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FRAMINGHAM – Postponed last year, due to the start of the pandemic, a partial clean up of the General Chemical site is expected to begin this spring, according to City of Framingham Chief Operating Officer Thatcher Kezer III.

The “schedule of the cleanup has the DEP contractor, TRS Group, starting to install the in-ground equipment on the site in the months of March and April. Surface equipment will be installed in May and cleanup operations will commence in June and run for 14 weeks, ending in September. Demobilization of the equipment will be conducted in October,” Kezer will tell the City Council on Tuesday night.

“TRS Group will utilize their thermal remediation technologies to heat the soil to a level that will boil off the contaminates in the soil. This method is most effective during the summer months to ensure the soil achieves the desired temperatures,” according to Thatcher’s memo to the City Council.

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The Director of the Massachusetts Department of Environmental Protection, Northeast District requested a technical meeting with representatives from DEP, the Town of Sherborn and the City of Framingham and they all met last Friday, February 19.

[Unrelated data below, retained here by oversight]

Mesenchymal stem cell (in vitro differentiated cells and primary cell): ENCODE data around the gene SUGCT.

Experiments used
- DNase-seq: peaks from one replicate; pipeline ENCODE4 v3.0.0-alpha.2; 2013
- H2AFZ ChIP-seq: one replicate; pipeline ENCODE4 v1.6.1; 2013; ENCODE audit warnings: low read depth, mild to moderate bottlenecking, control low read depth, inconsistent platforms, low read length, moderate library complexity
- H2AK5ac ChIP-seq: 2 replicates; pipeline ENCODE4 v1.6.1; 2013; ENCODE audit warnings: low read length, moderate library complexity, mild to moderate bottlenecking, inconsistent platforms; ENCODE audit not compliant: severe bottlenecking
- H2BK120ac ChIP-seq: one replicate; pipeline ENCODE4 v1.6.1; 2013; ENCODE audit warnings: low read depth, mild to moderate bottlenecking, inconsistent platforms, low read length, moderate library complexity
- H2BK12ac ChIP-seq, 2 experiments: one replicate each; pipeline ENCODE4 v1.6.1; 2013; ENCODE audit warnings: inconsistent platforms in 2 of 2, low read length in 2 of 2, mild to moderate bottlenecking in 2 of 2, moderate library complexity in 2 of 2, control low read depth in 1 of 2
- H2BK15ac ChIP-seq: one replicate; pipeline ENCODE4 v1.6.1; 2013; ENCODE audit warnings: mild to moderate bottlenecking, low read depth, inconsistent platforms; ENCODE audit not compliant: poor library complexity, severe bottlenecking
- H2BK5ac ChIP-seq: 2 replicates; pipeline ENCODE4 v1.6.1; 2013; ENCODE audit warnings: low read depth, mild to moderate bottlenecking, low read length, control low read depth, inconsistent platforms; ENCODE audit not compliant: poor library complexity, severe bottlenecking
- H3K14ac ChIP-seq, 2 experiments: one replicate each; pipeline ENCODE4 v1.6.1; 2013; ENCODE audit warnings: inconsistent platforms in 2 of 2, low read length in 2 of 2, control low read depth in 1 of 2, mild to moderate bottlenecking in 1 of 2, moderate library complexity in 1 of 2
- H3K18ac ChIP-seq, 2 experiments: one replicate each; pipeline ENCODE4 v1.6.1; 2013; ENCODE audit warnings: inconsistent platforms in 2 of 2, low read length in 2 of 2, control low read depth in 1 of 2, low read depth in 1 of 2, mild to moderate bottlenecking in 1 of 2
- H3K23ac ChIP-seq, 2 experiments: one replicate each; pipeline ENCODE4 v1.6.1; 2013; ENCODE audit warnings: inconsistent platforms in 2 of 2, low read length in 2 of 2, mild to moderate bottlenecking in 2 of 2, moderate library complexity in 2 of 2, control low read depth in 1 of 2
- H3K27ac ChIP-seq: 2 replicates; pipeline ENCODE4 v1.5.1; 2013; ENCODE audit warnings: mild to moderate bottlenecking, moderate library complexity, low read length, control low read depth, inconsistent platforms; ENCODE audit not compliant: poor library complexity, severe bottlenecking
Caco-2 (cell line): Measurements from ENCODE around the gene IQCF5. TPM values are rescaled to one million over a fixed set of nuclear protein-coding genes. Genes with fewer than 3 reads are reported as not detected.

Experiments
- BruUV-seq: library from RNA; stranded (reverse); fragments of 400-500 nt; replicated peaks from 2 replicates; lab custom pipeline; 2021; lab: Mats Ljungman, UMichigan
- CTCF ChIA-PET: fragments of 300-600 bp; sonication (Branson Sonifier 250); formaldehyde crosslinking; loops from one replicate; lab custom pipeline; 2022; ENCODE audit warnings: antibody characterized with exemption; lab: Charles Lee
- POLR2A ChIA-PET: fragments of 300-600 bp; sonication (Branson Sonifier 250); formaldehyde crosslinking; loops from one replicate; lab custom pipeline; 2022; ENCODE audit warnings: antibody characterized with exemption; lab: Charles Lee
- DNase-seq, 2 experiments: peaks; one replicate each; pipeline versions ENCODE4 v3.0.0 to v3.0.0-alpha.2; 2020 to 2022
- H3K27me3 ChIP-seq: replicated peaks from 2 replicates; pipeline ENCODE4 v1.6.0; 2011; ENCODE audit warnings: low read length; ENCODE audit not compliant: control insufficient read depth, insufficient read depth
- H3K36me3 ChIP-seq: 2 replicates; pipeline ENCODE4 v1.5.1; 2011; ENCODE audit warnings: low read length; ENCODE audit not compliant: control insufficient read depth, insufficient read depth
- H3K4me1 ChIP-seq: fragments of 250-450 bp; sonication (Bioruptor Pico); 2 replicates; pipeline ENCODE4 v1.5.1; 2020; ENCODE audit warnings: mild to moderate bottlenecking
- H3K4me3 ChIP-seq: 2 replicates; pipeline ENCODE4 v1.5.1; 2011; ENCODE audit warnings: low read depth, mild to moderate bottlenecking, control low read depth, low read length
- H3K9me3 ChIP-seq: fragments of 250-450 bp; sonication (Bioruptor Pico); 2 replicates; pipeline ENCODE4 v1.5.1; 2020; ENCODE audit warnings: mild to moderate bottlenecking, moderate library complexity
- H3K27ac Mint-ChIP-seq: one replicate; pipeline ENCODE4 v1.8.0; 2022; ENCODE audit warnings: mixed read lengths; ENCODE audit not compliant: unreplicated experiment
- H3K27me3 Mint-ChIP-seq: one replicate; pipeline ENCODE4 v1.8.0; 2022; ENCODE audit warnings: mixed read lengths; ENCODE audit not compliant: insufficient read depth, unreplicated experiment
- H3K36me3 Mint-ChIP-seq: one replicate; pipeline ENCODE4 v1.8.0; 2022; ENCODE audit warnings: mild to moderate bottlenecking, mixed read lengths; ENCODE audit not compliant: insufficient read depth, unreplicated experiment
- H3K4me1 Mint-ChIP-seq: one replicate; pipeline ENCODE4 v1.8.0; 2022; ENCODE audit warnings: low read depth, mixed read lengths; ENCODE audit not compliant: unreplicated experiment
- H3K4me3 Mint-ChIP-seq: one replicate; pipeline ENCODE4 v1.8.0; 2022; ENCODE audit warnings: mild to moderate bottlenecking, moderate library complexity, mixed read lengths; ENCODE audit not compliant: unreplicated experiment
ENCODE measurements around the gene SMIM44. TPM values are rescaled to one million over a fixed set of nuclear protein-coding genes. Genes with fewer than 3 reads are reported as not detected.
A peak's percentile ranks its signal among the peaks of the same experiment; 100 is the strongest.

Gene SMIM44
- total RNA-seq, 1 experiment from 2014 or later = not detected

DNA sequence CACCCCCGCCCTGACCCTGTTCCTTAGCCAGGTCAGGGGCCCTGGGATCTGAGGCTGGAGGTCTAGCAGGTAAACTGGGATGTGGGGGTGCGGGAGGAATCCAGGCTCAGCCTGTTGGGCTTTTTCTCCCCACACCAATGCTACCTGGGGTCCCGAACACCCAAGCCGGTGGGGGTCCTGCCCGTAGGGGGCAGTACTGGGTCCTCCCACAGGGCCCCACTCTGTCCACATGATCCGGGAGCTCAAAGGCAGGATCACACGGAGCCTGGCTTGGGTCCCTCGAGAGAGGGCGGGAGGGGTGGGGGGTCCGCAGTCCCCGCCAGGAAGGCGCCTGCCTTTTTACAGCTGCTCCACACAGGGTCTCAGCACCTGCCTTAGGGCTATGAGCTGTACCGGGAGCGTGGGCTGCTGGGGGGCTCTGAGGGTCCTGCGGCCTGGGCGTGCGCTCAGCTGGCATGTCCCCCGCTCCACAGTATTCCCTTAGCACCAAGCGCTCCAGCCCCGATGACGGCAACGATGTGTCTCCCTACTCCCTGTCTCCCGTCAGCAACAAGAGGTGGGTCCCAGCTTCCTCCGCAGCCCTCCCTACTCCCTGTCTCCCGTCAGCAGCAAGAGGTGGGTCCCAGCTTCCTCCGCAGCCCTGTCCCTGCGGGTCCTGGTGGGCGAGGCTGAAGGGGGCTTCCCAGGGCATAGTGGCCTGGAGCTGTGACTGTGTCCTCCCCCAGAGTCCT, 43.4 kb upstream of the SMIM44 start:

The General Chemical site is located at 133-135 Leland Street in District 9.

“At the meeting, the DEP staff answered questions about safety protocols, site monitoring and coordination of other logistics for the
project. A public information session will be scheduled in the near future to inform the public and other officials of the details of the project,” Thatcher told the City Council in an email.

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The project is expected to clean up about 40% of the contaminants in the soil.

“This is based on the amount of available funds, which includes about $1.7 million DEP received from the previous landowners and an additional $400,000 from an environmental bond bill,” said Thatcher.

General Chemical stored and treated hazardous solvents, near Wilson Elementary School on Leland Street, up until 2012.

General Chemical was cleaning up the site, but stopped in 2017 claiming it had run out of money.

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By editor

Susan Petroni is the former editor for SOURCE. She is the founder of the former news site, which as of May 1, 2023, is now a self-publishing community bulletin board. The website no longer has a journalist but a webmaster.